After completing his coursework for the Ph.D., McLuhan returned to teaching in the United States while completing his dissertation. It was here, immersed in the coarser American culture, that McLuhan was first exposed and attracted to the power of popular culture in Western society. (Even as a graduate assistant at the University of Wisconsin, McLuhan had noticed the hold that the relatively new media of cinema and radio had on young American students.) Two other developments had changed his life. In 1939, he had married Corinne Keller Lewis, a beautiful and spirited Texan from a distinguished Southern family. Two years earlier, in 1937, he had entered the Roman Catholic Church- a pivotal event that indubitably influenced his moral critique of the technology he is often mistaken for adulating. Marchand reveals that in the midst of building a career in academia, McLuhan rested the foundations of his intellectual growth increasingly on a Christian medievalist view of Western mankind as an ordered society under the providence of God. Within this providence it was the duty of men and women to understand their God-given roles and to preserve the prescribed Divine order. This conservative faith directly fueled McLuhan’s skepticism toward and opposition to the emerging feminism of post- 1950’s politics....
(The entire section is 2498 words.)
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Analysis (Magill Book Reviews)
Most people over thirty have heard of Marshall McLuhan; not a few have seen his cameo appearance in Woody Allen’s ANNIE HALL. Finding anyone who has read his books is not so easy. Mention his name around English departments and the response is likely to be a condescending sneer--rarely based on firsthand knowledge. Biographer Philip Marchand describes a cartoon that appeared in THE NEW YORKER in 1970, showing a young woman addressing her companion as they are leaving a cocktail party: “Ashley, are your sure it’s not too soon to go around parties saying, ’What ever happened to Marshall McLuhan?’”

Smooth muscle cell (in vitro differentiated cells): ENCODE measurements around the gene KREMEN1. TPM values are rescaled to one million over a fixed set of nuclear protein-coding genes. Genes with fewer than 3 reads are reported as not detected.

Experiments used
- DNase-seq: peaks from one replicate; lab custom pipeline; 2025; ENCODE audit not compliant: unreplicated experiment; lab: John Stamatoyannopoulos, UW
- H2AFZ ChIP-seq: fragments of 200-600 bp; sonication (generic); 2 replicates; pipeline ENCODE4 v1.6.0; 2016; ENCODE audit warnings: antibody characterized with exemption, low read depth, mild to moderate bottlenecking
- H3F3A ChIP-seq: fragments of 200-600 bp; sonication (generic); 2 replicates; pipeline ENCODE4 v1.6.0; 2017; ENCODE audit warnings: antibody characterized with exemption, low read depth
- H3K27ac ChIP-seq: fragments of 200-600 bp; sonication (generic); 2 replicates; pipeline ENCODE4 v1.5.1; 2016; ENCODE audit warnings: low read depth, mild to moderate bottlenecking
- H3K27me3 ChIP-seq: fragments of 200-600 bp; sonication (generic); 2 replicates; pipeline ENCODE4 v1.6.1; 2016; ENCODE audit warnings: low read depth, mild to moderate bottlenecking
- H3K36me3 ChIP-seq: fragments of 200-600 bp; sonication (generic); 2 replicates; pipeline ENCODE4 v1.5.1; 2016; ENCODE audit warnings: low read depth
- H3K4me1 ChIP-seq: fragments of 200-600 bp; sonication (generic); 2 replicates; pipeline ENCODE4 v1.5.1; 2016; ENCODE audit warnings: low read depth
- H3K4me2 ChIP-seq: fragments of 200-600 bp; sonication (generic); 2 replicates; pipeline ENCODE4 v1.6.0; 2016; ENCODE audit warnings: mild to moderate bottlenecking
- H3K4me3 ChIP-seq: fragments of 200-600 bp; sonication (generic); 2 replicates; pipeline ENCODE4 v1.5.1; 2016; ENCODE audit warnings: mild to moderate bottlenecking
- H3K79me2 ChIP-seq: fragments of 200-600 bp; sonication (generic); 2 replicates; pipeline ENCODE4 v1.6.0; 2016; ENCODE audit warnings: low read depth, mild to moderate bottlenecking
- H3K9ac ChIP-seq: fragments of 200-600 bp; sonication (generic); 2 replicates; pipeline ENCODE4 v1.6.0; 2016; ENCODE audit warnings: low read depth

Often dismissed as a phenomenon of the 1960’s, a creature of hype, McLuhan was indeed given to scattershot pronouncements, irresponsible generalizations, and (in private mainly rather than in print) wild conspiracy theories. He was also a provocative and far-sighted thinker of genuine originality, many of whose insights are only beginning to be understood and applied. The time is ripe for a fresh appraisal of his thought--an enterprise to which MARSHALL MCLUHAN: THE MEDIUM AND THE MESSENGER makes an indispensable contribution. Aside from providing that service, this biography tells a story that is fascinating in its own right, especially as it illuminates the enormous gap between the “media guru” and the real man in all his complexities and contradictions.
In recounting the rise of an obscure Canadian English professor to worldwide fame (and the hardships, physical and otherwise, of McLuhan’s last years), Marchand seamlessly combines exposition of his subject’s thought with a narrative of his personal and professional life. While making clear the scope of McLuhan’s achievements, Marchand maintains an objective distance throughout, drawing heavily on letters and interviews with people who knew McLuhan. The text is supplemented by illustrations, notes, and index, and a bibliography of writings by and about McLuhan.
Sources for Further Study
Commonweal. CXVI, October 6, 1989, p.537.
Insight. V, August 7, 1989, p.62.
Kirkus Reviews. LVII, February 1, 1989, p.189.
Library Journal. XCIV, March 15, 1989, p.75.
Los Angeles Times Book Review. June 4, 1989, p.23.
Maclean’s. CII, May 22, 1989, p.63.
National Review. XLI, June 30, 1989, p.46.
Publishers Weekly. CCXXXV, January 27, 1989, p.458.
The Washington Post Book World. XIX, April 30, 1989, p.4.